Saturday, March 28, 2020
Craig, conventionalism, and voluntarism
For our philosophically inclined readers who are interested in divine aseity and Platonism, here's a great little philosophical exercise: Where does this review by Ed Feser go wrong? (Hint: do I hold that mathematical truth is conventional? Why think I should?)
End quote. Bill evidently thinks I have misunderstood him. However, it seems he has misunderstood me. I neither said nor implied in my review that Bill is a conventionalist about mathematics. What I did say – and I put great emphasis on the point and developed it at some length – is that his position is in danger of collapsing into a kind of divine voluntarism about mathematics. It isn’t human convention, but divine arbitrary stipulation, that seems in his view to be the foundation of mathematical truth.
Mind you, I also made it clear that I don’t think Bill wants to end up with such a voluntarist position either. But I think his view inadvertently opens the door to voluntarism, for reasons I spell out in the review. I also explain why I think this is a problem.
As near as I can tell, Bill’s misunderstanding is based on a line in the review where I say: “For the Aristotelian, the Platonist is correct to regard mathematics as a description of objective reality rather than as mere linguistic convention.”
But it would be a mistake to infer from that line that I think that Bill takes a conventionalist view about mathematics. Again, I didn’t think that and I wasn’t saying that. First, the context in which that remark occurs is a general explanation of what an Aristotelian approach to mathematics involves and how it contrasts with the best-known alternative positions. The line in question wasn’t meant to contrast the Aristotelian position with Bill’s views, specifically, but rather to contrast it with the best-known versions of anti-realism.
Second, I now see that what I originally wrote had been slightly altered by the copy editor in a way that, unfortunately, I overlooked when I went over the proofs. In my original draft, the sentence in question ended: “…a description of objective reality rather than mere linguistic convention or the like.” Those last three words were intended to indicate that convention is not the only thing an anti-realist might regard as the ground of mathematical truth. (And I had already made it clear earlier in the review that anti-realism comes in many versions.)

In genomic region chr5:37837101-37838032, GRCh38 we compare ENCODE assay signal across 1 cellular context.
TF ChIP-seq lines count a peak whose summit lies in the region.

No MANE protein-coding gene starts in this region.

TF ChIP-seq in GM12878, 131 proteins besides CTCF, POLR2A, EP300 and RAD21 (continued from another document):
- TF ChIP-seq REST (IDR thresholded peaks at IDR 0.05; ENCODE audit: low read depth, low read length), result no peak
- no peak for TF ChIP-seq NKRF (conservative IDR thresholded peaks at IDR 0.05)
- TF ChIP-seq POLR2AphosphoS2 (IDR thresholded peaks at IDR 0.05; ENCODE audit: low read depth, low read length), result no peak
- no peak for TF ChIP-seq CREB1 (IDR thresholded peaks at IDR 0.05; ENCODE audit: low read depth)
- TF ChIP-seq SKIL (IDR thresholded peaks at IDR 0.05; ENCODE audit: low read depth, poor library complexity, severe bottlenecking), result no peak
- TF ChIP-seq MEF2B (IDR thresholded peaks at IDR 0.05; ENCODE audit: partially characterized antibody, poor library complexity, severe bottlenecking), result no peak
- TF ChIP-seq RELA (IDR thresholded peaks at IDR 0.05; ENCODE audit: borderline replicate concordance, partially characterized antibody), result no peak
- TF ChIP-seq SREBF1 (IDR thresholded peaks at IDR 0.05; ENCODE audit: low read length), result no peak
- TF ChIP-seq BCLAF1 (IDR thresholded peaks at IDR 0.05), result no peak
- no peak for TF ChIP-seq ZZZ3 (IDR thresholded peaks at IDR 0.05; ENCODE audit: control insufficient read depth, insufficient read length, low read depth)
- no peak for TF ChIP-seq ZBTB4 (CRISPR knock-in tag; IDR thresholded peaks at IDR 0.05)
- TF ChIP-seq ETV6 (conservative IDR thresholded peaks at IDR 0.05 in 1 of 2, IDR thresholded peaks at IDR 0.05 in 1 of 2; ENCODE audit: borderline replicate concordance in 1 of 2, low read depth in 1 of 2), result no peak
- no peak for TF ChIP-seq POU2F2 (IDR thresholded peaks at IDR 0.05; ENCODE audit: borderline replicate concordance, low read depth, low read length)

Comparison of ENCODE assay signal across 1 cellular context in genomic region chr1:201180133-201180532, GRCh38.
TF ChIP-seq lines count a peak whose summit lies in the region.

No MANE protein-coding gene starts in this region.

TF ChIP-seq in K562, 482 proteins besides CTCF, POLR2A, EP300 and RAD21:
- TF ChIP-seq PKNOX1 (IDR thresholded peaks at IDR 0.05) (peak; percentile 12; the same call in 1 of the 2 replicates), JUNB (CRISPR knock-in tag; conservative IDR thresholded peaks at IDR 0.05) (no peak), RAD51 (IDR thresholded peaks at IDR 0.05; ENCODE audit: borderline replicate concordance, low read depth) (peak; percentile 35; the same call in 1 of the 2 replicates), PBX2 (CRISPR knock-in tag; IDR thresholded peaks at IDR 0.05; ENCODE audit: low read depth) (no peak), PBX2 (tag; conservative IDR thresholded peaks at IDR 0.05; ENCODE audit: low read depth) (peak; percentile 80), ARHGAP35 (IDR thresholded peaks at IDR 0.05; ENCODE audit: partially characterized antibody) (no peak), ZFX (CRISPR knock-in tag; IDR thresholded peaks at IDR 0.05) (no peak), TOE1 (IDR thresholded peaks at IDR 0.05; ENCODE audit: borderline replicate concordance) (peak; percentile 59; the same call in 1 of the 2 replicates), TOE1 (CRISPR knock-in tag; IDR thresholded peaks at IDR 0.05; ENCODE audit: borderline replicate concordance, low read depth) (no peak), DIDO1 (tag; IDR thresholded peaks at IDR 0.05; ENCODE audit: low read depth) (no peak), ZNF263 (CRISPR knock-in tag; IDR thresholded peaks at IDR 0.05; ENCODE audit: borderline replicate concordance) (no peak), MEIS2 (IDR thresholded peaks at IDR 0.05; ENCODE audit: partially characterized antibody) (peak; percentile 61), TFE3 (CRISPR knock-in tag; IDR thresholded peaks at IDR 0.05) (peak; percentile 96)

Unfortunately, the copy editor apparently thought those three words otiose and removed them, and, again, I failed to notice the change when reviewing the proofs. (I’m not blaming the copy editor, but myself. These things happen, and copy editors have saved me from many infelicities over the years!)
Anyway, as I say, the rest of the review makes it clear that it is the threat of voluntarism that is the problem. I also point out that there are two serious lacunae in Bill’s discussion: first, too superficial a treatment of the Aristotelian realist approach to mathematics; and, second, a failure to consider how absolutely central the doctrine of divine simplicity is to the way the classical theist tradition understands both divine aseity and divine conceptualism.
These three issues – voluntarism, Aristotelian realism, and divine simplicity – are the ones my critique of Bill’s position hinges on. It has nothing to do with conventionalism.
By the way, as I hope my review also made clear, none of this should keep anyone from reading Bill’s book. On the contrary, anyone interested in these issues ought to read it. You will always profit from reading and engaging with Bill’s work, even when you end up disagreeing with him.